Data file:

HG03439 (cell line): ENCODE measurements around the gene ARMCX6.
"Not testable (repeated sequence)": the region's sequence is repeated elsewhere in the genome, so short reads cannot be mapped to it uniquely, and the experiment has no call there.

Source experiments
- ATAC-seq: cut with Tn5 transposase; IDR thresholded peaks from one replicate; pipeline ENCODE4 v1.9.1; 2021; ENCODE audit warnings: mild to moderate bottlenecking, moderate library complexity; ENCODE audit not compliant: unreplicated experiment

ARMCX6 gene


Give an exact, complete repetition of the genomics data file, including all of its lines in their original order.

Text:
HG03439 (cell line): ENCODE measurements around the gene ARMCX6.
"Not testable (repeated sequence)": the region's sequence is repeated elsewhere in the genome, so short reads cannot be mapped to it uniquely, and the experiment has no call there.

Source experiments
- ATAC-seq: cut with Tn5 transposase; IDR thresholded peaks from one replicate; pipeline ENCODE4 v1.9.1; 2021; ENCODE audit warnings: mild to moderate bottlenecking, moderate library complexity; ENCODE audit not compliant: unreplicated experiment

ARMCX6 gene